Will Kim scrap brinkmanship?

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Will Kim scrap brinkmanship?

“Brinkmanship” commonly refers to North Korea’s politicking tactic against goliath United States, extracting fresh aid and concessions through nuclear threat.

Months before the U.S. and North Korea reached an Agreed Framework in Geneva in October 1994, the U.S. prepared a massive air strike against North Korea’s suspicious nuclear facilities. Tensions elevated to panicky state as the U.S. was even willing to wage another war in the Korean Peninsula and planning to send family members of American soldiers out of the country.

South Koreans stocked up canned and instant food as well as other necessities amid rampant rumors of impending military conflict. But Washington scrapped the plan at strong protest from South Korean President Kim Young-sam and instead renewed talks. It finally capped bilateral negotiations in Geneva after making concessions to Pyongyang.

The interesting part was North Korea’s response. Phobia against Americans is forced and inflated in North Korea. Pyongyang incessantly repeats propaganda that North Korea which invaded and soon occupied most of South Korea saw reversal of fortune due to U.S. intervention. Whoever has been to Pyongyang would have heard that North Korea had been entirely wiped out by U.S. air raid. The story is, however, sold to justify the regime’s extravagant military expansion and spending at the cost of starving its own people. Children at school grounds are trained to shoot or strike dummies of American soldiers.

But while South Koreans were panicking over the possibility of a war, North Korea remained strangely calm. It went to a contingency war state and upped loudspeakers to “fight and crush American imperialist,” but did not act beyond the clamor. It would have been well informed that the U.S. was preparing massive cruise missile attack. But Kim Jong-il and the rest of leadership in Pyongyang sat comfortably back as if daring Washington to strike if it could. It was poised to challenge Washington in a game of chicken.

Because it neither flinched nor swerved, it won over Washington and took home rewards in food and oil aid as well as pledge to light-water reactor in place for nuclear power plants.

On the other hand, North Korea lost nothing. It promised to allow international inspection and freeze and dismantle nuclear weapons facilities. But it dragged its feet in incremental procedures to finally break off the agreement. It instead accelerated nuclear weapons and missile development program. North Korea went on with its tactic, raising tension to wangle new talks with the U.S. and get fresh aid and rewards. Early this year, North Korea proudly described itself as a nuclear state in its Constitution. Its brinkmanship served the country well.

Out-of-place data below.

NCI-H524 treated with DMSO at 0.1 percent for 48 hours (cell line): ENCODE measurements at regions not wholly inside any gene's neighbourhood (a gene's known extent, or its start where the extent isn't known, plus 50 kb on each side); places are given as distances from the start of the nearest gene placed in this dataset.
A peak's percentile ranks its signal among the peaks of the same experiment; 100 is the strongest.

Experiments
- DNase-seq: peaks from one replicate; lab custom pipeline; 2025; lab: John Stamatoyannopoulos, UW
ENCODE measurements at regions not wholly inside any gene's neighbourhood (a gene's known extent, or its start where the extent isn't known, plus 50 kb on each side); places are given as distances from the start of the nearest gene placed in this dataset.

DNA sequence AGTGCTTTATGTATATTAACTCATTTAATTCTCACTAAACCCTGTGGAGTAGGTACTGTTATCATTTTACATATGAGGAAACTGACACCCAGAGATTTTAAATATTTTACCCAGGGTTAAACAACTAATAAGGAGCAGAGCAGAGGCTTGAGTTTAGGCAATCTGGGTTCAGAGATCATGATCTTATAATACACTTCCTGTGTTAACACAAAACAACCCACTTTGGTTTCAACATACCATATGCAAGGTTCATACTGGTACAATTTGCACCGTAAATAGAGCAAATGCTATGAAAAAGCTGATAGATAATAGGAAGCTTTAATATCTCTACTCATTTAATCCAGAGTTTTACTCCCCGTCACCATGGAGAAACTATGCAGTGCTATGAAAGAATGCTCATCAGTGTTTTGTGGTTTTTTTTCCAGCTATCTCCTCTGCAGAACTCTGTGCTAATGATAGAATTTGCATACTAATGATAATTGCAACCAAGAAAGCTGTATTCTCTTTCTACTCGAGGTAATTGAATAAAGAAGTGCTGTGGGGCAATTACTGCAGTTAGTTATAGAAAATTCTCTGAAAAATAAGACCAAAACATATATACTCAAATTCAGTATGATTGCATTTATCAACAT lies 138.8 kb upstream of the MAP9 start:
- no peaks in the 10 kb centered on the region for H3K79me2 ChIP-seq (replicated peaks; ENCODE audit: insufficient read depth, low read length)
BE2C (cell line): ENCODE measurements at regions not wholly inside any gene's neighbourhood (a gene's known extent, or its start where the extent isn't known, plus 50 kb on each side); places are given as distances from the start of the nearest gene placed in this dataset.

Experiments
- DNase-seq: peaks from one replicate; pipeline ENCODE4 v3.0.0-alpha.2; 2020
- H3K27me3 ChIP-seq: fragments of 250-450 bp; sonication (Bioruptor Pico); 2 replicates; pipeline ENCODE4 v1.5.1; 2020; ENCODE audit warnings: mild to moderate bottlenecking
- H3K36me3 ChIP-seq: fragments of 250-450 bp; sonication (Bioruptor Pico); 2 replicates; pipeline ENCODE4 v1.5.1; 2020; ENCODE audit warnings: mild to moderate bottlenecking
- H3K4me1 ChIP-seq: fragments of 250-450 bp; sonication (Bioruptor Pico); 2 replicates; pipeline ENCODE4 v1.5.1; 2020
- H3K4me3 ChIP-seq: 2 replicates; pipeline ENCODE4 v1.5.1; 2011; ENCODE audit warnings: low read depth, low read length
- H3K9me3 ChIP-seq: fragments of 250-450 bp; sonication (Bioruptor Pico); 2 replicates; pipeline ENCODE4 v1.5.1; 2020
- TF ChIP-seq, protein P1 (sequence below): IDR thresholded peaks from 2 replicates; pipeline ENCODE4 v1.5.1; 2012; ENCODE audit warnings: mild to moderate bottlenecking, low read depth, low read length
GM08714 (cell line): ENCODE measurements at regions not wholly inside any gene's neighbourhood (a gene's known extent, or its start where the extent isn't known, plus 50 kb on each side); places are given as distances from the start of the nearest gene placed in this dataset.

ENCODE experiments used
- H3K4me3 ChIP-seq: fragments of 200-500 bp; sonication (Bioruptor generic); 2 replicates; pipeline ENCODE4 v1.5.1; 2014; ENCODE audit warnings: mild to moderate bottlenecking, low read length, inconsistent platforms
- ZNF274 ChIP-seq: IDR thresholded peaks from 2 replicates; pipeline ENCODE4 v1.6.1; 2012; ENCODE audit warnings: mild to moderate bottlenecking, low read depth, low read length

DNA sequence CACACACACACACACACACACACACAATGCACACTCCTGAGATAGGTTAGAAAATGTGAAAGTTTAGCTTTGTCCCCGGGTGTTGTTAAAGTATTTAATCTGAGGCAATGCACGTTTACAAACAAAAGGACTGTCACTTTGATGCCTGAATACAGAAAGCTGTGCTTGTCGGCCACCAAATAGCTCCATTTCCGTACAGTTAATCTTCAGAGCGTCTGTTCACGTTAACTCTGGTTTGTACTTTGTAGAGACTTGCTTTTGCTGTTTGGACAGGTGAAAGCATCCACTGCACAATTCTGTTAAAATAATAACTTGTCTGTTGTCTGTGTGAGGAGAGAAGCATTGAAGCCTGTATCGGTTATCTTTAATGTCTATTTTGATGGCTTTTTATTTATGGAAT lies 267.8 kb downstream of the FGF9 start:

After a long stalemate, Pyongyang is gearing up diplomatic maneuvering against Washington. It renewed verbal attack against freshly re-elected U.S. President Barack Obama. So far, its statement has not gone beyond its official mouthpiece Rodong Sinmun. But it succeeded in getting the attention of the U.S. President. During his first overseas visit to Myanmar since re-elected to office, Obama mentioned North Korea during a speech. “To the leadership of North Korea, I have offered a choice: let go of your nuclear weapons and choose the path of peace and progress. If you do, you will find an extended hand from the United States of America,” he said.

Would Pyongyang return to its old trick? But its overused tactic no longer would work on Washington. Americans have played along the game too long. They have seen the overtures with denuclearization card too often. They stopped paying attention four years ago. The so-called “strategic patience” Obama referred as policy toward North Korea is just nicely-put wording for “sick-and-tired.” Its nuclear brinkmanship has expired.

So what now for North Korea? Diplomacy and security serve to uphold national viability and prosperity. Brinkmanship helped to defend the regime’s survival. But a regime cannot be sustained without prosperity. That is especially so for a poor small country like North Korea which does not have cash well like oil-rich Middle East states. It is a task Kim Jong-un inherited from his father Kim Jong-il along with the crown title.

The young North Korean leader has a long age to live. If he doesn’t solve the problem of prosperity, his as well as the regime’s viability cannot be guaranteed. He may be on the path by transferring authority over economic affairs from the military to the cabinet and strengthening the Workers’ Party hold over the military. Is he working on a new diplomatic tactic? We may have to wait and see.

* The author is an editorial writer of the JoongAng Ilbo.

by Kang Young-jin
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